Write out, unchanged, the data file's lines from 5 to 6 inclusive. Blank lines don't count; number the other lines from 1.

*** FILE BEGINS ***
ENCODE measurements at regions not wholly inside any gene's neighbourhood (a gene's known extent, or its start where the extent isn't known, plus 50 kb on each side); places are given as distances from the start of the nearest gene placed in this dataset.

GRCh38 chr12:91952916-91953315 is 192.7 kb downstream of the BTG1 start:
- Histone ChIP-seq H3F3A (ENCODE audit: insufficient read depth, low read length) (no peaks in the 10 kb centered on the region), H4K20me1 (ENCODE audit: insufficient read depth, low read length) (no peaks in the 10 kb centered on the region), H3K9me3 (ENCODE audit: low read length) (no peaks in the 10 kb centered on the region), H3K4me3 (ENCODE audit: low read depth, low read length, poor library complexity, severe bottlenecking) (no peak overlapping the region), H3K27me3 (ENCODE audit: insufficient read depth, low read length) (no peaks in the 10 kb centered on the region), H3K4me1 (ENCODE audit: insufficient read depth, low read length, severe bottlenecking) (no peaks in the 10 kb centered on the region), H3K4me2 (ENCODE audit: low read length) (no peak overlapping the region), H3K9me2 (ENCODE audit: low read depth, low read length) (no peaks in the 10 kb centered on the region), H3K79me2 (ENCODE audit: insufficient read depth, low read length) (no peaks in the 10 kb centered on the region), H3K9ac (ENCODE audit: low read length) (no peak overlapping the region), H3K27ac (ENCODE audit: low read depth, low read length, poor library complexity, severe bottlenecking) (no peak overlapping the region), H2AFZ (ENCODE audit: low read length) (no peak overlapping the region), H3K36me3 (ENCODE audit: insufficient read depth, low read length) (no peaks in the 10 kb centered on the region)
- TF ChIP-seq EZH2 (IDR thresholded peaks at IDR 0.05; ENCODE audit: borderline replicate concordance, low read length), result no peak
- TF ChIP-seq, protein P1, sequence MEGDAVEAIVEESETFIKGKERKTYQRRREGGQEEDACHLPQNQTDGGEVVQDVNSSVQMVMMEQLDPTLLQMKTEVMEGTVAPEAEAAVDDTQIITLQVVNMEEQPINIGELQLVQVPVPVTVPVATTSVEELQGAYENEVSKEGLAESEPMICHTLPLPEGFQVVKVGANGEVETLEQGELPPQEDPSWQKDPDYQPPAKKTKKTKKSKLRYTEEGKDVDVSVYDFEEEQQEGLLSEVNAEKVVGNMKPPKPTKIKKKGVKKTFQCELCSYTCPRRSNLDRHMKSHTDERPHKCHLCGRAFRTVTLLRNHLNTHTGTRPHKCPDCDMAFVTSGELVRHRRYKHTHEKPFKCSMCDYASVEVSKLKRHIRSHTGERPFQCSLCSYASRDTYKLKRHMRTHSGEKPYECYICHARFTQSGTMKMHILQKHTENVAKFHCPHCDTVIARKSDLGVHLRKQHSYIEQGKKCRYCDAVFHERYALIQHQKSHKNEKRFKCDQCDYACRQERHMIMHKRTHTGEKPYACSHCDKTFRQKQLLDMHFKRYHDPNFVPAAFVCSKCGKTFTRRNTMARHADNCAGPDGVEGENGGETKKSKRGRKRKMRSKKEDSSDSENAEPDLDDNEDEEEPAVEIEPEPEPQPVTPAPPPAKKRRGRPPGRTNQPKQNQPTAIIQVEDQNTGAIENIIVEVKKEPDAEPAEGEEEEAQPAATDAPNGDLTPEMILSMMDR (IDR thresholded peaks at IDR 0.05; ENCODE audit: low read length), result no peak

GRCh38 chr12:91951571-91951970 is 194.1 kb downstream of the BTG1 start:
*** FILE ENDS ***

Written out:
- TF ChIP-seq, protein P1, sequence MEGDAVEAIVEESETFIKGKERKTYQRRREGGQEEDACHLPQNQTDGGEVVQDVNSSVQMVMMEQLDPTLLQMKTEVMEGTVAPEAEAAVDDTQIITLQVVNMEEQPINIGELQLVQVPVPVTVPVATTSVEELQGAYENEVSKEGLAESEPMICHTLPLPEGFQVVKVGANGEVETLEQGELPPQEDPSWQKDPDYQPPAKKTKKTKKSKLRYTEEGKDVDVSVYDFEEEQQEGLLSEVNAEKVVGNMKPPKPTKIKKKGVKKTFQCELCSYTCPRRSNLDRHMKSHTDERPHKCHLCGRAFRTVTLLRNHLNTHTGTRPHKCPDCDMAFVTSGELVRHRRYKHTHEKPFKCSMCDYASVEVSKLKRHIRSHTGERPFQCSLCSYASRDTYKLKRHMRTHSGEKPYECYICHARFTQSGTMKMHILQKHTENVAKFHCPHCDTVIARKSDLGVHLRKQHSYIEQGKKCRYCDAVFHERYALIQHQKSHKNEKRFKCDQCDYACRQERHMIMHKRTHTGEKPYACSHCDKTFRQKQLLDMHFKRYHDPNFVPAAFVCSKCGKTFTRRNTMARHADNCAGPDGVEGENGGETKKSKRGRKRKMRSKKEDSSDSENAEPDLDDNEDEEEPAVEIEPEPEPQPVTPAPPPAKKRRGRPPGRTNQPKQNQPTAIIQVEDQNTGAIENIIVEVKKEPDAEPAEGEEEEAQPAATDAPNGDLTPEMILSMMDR (IDR thresholded peaks at IDR 0.05; ENCODE audit: low read length), result no peak

GRCh38 chr12:91951571-91951970 is 194.1 kb downstream of the BTG1 start: